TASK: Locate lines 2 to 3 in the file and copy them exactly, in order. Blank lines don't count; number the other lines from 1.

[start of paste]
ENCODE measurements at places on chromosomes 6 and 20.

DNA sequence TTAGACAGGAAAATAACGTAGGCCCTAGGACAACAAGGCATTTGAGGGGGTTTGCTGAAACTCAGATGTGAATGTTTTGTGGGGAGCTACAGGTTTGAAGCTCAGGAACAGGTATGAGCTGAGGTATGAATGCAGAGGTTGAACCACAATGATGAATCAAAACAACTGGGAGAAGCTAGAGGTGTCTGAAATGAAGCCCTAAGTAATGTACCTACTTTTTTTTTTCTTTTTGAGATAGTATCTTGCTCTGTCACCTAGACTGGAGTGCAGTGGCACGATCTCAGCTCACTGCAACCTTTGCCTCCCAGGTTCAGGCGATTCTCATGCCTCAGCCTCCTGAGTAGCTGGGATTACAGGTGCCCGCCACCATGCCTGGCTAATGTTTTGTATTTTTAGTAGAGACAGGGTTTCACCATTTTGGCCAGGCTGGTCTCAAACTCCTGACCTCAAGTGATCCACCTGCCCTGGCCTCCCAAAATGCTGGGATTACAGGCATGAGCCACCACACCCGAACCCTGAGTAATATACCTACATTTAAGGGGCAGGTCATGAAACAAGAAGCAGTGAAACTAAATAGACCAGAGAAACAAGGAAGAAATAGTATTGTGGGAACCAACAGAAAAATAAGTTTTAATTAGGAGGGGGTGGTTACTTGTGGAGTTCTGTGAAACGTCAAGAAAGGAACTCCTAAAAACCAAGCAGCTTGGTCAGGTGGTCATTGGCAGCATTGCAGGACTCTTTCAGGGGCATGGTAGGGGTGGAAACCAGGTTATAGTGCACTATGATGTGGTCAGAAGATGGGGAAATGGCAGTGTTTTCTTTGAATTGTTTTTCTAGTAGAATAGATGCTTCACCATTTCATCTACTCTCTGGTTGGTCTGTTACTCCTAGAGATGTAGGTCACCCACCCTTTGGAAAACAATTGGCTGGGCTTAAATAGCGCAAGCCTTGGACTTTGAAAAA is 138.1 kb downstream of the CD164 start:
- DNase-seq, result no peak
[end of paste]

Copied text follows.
DNA sequence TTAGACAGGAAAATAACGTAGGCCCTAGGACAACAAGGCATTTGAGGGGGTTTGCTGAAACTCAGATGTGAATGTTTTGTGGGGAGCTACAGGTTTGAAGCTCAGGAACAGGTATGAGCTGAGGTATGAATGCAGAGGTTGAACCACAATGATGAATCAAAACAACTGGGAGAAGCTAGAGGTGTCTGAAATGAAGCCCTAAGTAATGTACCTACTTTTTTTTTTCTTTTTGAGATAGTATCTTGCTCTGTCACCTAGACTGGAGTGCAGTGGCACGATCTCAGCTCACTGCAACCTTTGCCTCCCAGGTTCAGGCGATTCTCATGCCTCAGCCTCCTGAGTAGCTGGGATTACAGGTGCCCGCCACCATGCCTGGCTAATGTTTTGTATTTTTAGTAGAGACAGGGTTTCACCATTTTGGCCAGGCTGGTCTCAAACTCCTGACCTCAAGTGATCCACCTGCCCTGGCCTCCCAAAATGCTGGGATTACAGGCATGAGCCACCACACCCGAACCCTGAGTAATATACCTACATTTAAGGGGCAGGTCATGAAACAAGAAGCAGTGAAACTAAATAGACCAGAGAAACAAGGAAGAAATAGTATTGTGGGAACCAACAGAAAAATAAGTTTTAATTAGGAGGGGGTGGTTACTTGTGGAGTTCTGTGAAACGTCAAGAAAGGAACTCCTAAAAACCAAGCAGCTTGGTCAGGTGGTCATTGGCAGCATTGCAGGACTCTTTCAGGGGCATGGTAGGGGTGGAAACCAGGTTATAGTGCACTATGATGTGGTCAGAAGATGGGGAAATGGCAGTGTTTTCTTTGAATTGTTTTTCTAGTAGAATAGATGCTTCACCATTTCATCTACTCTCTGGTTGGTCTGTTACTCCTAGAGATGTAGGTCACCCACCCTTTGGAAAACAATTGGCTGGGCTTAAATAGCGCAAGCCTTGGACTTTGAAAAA is 138.1 kb downstream of the CD164 start:
- DNase-seq, result no peak